Pregnancy brings with it a slew of changes that can affect everything — even your hair. Read on to find out what happens and how to handle it.
Pregnancy — and the fluctuating hormones that come with it — can bring changes to your hair. With a little luck, at least some of these changes will be welcome, unlike morning sickness and swollen ankles. Here’s a rundown of what to expect from your hair during pregnancy.
In the thick of it. Many women find that their hair — along with their waistline — becomes thicker when they’re pregnant. Hair can get shinier too. (Better-looking hair can contribute to that “glow” some lucky women get when pregnant.) That’s because higher estrogen levels slow your hair’s shedding process, so hairs that would normally fall out stay on your scalp, thickening your locks.
The down side. After you deliver your baby, or after you stop breastfeeding, your estrogen levels will return to normal, and you may find your hair thinning as you shed the hair you held onto during pregnancy. After this first round of shedding, your hair will return to its normal growing and shedding cycle, at least until your next pregnancy.
The straight and narrow. Many women find their hair texture changes while pregnant. Straight hair might get a bit of bounce or even full-fledged curls; curly hair might go straight. Enjoy the change while it lasts, and simply modify your hair-care routine during pregnancy — your hair is likely to return to its normal state after your baby is born.
Oily or dry? You might find changes in the moisture levels of your hair along with changes in its texture. If you’re lucky, your hair might move in the direction you want. But anything can happen — oily hair can get more oily, and dry hair can dry out even more. You’ll need to pay attention to the direction your hair is taking and possibly modify your shampooing and conditioning routine — or even change products.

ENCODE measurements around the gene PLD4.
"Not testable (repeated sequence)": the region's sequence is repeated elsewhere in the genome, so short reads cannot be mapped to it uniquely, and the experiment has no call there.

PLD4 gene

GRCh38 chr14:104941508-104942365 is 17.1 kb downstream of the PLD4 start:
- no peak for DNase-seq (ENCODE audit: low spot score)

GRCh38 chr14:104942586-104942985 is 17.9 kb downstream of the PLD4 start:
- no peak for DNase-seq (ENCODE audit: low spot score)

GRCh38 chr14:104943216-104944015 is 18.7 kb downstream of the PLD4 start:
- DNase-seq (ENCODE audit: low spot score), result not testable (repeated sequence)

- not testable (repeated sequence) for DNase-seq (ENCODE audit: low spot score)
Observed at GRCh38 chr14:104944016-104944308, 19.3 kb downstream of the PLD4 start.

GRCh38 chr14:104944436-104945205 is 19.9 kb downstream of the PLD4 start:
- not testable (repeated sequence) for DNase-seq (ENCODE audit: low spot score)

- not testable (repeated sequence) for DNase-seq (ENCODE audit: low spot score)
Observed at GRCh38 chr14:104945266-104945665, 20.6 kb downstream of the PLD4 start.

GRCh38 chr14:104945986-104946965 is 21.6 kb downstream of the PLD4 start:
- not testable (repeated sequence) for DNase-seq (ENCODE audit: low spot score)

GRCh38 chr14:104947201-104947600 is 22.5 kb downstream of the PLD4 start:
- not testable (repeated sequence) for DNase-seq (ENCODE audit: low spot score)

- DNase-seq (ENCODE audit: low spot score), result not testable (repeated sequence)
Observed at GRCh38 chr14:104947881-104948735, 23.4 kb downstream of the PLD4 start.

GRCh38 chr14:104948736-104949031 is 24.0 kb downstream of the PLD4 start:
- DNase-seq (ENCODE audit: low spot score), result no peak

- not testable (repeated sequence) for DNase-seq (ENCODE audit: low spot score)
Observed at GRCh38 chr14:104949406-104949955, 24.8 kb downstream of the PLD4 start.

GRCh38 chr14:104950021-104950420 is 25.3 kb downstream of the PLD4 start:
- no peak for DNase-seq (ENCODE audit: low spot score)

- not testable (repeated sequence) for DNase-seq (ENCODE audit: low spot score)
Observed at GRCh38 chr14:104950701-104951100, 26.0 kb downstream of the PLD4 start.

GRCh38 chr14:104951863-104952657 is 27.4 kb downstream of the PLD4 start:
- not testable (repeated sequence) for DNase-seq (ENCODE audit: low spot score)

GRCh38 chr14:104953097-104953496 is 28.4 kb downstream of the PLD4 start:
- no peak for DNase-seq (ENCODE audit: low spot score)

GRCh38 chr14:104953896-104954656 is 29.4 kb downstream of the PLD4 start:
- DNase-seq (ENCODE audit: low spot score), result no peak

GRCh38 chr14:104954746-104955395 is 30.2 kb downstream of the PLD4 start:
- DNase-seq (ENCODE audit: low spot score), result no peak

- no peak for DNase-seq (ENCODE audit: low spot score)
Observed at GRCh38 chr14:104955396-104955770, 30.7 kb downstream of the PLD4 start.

The color conundrum. Talk to your doctor about coloring, perming, or relaxing your hair during pregnancy. Some docs prefer to have you wait until after the first trimester, or even hold off until after delivery, to avoid the possibility of having your baby exposed to the chemicals in utero. If you choose to treat your hair, make sure your stylist knows you’re expecting. He or she can keep contact between the chemicals and your scalp to a minimum. (Contact with your hair poses no risk.) You might also want to switch to highlights or lowlights during your pregnancy, since these treatments are less likely to touch your scalp.
If you opt for coloring, perming, or relaxing during your pregnancy, keep in mind that the fluctuating hormone levels may make your hair respond differently than it normally does. Talk to your stylist to see what he or she recommends at this stage.
What’s your style? Some moms-to-be, especially first-timers, switch to a shorter cut during pregnancy, figuring it will be easier to care for in the hectic weeks after the baby is born. But think twice about a drastic change at this time. If a new look is what you want, that’s fine, but don’t change styles just to simplify your routine. And remember, long hair can easily be pulled back in a ponytail or bun, making hair care simple before and after the baby is born.